The Presumption of “Care or Control” - Rhiannon Swan
In 2016, the Criminal Code (“the Code”) contained a section which has since been repealed, section 258(1)(a), which read “where it is proved that the accused occupied the seat or position ordinarily occupied by a person who operates a motor vehicle…the accused shall be deemed to have had the care or control of the vehicle” [emphasis added]. This definition of “care or control” applied to the also-repealed section 253 of the Code, making it an offence to operate a motor vehicle under the influence of drugs or alcohol. In 2021, this onus still exists under a new section of the Code, section 320.35, which restates the presumption of “care or control” for impaired driving provisions in section 320.14 if the accused is in the vehicle’s driver’s seat. The section and the definition of the phrase “care or control” has been contested over the years as a reverse onus which violates section 11(d) of the Canadian Charter of Rights and Freedoms (“the Charter”). The burden of proof for this offence is put upon the accused, who must demonstrate on a balance of probabilities that they were not in “care or control” of the vehicle after being found in the driver’s seat. As it would be impractical to make the Crown prove beyond a reasonable doubt that an accused actually had care or control of a vehicle for such a serious issue of public safety, this presumption has been upheld as constitutionally valid under section 1 of the Charter by the Supreme Court of Canada (“the Court”).
In care and control in a snowbank
The judgment from the Manitoba Court of Queen’s Bench (“the MBQB”) in the case of R v Truthwaite (“Truthwaite”) was delivered December 12, 2020. In December of 2016, the accused in Truthwaite had been found by an RCMP officer in the driver’s seat of a running vehicle stuck in the snow. The accused had a blood alcohol content of 130 milligrams per cent. After being approached by police, the accused got out of the car and made comments to the officer about “spinning out” and attempting to get unstuck. Although the officer testified he noticed the vehicle’s tires spinning when he approached the car, this was not written in his notes, and the trial judge did not rely on this evidence in making his decision.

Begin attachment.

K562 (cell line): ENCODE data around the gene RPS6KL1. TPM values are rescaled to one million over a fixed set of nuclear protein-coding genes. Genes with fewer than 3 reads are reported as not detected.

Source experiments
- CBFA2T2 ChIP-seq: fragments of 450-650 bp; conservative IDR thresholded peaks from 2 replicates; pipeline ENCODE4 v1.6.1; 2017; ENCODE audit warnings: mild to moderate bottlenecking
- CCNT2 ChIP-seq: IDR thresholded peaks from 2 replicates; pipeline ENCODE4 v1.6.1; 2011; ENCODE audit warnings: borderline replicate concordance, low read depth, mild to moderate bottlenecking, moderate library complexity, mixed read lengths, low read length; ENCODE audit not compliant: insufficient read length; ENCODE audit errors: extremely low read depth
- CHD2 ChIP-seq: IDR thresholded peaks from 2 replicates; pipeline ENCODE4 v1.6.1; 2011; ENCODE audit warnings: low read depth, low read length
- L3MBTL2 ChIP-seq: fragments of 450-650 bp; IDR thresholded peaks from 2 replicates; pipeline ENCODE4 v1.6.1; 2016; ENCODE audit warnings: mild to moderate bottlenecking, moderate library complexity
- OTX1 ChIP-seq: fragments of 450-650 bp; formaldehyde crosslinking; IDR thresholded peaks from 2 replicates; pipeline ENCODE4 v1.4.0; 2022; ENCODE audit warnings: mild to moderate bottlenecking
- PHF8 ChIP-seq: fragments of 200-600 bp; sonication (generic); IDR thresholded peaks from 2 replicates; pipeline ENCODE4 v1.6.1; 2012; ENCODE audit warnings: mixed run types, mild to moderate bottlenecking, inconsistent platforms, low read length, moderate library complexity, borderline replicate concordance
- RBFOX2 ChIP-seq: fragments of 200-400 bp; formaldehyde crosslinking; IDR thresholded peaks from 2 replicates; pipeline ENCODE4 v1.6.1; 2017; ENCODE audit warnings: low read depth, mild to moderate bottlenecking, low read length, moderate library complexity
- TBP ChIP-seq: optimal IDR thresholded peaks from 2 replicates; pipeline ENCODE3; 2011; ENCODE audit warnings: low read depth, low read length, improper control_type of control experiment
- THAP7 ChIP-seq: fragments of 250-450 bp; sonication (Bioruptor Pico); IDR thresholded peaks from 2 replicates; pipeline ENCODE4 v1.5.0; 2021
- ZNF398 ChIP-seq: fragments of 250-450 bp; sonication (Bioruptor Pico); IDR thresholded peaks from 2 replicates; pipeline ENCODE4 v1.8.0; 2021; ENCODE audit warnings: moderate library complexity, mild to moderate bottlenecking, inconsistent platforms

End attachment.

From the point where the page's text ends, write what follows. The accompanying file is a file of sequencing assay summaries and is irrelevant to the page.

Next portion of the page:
The trial judge in Truthwaite concluded the presumption of care or control had not been rebutted by the accused. The trial judge acknowledged the need to consider the intent of the accused at the time he was found by the officer but concluded, based on the location of the accused and his comments to the officer about trying to get out of the snow, that he had been in care or control of the vehicle. The trial judge also rejected the accused’s argument that, because the vehicle was effectively stuck, this was equivalent to it being inoperable and as a result that the presumption of care or control had been rebutted.
The accused in Truthwaite alleged that it was unreasonable for the trial judge not to find the presumption rebutted. Based on the evidence, the accused suggested it could be inferred he had abandoned the intent to drive by the time the officer showed up and that the accused had instead been waiting for a tow truck. However, based on the entirety of all the evidence and the factual differences in cases of successful rebuttal of the section’s presumption such as R v Boudreault (“Boudreault”) and R v Burbella, the MBQB found the trial judge had not erred in his judgement and that the accused had not rebutted his onus.
The Necessity of a Reverse Onus
In 2014, drunk drivers killed 66 Manitobans, and 1,558 people across Canada. As a Manitoban with family and friends who use the province’s roadways, it is reassuring to have the reverse onus to drunk driving as a part of the Code as such a presumption make our streets and highways safer. We want to hold intoxicated drivers criminally responsible. However, as a law student who has had the importance of Charter rights continually emphasized in many classes, I am skeptical that a burden of proof imposed upon an accused is ever acceptable in criminal law.
Section 11(d) of the Charter states that “[a]ny person charged with an offence has the right...to be presumed innocent until proven guilty according to law in a fair and public hearing by an independent and impartial tribunal.” The Court’s decision of R v Oakes (“Oakes”) outlined the three components to this presumption of innocence: an accused must be proven guilty to a standard of beyond a reasonable doubt; the Crown must bear the onus of this proof; and criminal prosecutions must be carried out in accordance with lawful procedures and principles of fairness. Any provision which imposes a burden of proof onto an accused inherently violates this right guaranteed by the Charter.